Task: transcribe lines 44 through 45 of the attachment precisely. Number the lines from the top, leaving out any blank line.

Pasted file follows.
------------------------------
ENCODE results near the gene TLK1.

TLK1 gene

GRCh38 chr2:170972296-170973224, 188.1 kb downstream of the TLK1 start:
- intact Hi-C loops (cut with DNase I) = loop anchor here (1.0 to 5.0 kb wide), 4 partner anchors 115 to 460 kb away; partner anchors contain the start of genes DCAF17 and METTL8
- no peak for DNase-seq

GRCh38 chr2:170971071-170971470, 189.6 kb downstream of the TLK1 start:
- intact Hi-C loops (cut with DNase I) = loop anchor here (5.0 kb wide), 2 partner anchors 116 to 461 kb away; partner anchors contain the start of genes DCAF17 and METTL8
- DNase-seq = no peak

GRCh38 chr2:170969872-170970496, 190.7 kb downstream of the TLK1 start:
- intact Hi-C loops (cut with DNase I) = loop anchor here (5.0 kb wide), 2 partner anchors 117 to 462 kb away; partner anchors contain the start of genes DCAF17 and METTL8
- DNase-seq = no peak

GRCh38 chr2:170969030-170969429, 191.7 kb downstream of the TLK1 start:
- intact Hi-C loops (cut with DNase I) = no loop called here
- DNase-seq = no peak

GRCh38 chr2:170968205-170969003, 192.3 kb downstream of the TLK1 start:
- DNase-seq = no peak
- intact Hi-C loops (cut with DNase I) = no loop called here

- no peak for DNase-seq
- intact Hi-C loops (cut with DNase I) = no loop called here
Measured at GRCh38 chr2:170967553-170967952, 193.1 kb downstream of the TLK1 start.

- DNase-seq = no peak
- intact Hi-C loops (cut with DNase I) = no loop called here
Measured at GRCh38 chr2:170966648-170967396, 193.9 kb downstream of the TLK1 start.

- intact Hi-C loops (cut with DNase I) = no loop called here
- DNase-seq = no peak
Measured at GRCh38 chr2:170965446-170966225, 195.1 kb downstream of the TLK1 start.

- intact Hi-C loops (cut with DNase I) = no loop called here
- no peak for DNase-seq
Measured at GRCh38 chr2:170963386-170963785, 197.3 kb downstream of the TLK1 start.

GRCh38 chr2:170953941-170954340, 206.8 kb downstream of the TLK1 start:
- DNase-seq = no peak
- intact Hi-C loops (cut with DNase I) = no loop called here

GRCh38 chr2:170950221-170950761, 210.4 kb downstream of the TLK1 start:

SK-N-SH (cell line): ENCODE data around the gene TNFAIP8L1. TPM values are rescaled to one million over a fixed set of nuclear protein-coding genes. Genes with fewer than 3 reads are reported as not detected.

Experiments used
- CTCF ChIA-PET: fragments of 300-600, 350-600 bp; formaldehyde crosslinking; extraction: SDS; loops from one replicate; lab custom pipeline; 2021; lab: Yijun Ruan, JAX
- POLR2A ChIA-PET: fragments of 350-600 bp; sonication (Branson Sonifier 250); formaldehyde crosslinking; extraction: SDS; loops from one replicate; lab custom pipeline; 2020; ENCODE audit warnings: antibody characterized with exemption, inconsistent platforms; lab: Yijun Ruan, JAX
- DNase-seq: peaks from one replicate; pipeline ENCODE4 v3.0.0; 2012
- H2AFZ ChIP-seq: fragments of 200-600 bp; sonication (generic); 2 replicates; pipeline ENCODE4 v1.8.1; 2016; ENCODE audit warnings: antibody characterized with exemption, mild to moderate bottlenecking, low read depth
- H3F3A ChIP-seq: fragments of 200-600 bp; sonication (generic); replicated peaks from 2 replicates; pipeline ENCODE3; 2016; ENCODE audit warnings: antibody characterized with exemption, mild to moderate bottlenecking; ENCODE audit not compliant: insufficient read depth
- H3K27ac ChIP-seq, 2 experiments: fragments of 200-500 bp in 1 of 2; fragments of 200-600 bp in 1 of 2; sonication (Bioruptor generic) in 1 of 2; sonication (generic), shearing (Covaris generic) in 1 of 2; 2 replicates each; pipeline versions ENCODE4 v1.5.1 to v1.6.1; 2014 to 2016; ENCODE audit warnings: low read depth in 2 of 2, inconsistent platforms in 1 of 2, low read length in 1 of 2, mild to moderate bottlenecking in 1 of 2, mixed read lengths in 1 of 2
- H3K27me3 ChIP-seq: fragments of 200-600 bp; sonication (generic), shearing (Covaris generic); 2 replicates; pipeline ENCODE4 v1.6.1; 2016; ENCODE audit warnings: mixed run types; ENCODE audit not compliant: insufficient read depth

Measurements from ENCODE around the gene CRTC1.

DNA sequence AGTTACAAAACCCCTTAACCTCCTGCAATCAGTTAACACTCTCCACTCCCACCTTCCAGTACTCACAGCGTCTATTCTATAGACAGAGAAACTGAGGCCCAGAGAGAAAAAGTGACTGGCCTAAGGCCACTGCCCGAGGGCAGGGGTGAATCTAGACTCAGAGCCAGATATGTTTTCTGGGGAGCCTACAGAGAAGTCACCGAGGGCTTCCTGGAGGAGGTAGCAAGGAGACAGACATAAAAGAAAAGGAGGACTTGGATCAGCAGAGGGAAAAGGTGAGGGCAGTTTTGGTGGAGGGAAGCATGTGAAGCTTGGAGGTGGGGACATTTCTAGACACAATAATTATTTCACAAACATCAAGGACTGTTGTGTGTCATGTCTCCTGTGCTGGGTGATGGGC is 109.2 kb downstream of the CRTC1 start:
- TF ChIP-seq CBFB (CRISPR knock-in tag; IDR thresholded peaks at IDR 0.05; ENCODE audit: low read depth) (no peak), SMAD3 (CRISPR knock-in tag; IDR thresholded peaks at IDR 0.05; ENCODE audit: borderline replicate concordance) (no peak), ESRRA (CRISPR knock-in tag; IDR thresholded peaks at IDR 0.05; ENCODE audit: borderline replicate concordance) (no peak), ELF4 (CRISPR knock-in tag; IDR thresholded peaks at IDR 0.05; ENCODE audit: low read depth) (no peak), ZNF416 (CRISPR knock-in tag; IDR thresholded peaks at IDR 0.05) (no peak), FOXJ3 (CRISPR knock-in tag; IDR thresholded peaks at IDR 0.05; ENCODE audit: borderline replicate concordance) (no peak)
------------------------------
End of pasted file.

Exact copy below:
DNA sequence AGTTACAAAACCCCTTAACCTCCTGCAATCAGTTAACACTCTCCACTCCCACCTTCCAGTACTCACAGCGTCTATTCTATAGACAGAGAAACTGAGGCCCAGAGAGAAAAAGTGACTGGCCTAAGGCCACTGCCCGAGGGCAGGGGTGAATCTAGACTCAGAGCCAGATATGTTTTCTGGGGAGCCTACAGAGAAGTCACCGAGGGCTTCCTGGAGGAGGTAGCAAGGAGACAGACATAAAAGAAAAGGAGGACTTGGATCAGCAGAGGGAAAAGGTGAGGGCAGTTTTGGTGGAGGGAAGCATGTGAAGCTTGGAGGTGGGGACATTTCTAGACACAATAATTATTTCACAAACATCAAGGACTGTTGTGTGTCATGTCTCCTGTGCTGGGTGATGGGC is 109.2 kb downstream of the CRTC1 start:
- TF ChIP-seq CBFB (CRISPR knock-in tag; IDR thresholded peaks at IDR 0.05; ENCODE audit: low read depth) (no peak), SMAD3 (CRISPR knock-in tag; IDR thresholded peaks at IDR 0.05; ENCODE audit: borderline replicate concordance) (no peak), ESRRA (CRISPR knock-in tag; IDR thresholded peaks at IDR 0.05; ENCODE audit: borderline replicate concordance) (no peak), ELF4 (CRISPR knock-in tag; IDR thresholded peaks at IDR 0.05; ENCODE audit: low read depth) (no peak), ZNF416 (CRISPR knock-in tag; IDR thresholded peaks at IDR 0.05) (no peak), FOXJ3 (CRISPR knock-in tag; IDR thresholded peaks at IDR 0.05; ENCODE audit: borderline replicate concordance) (no peak)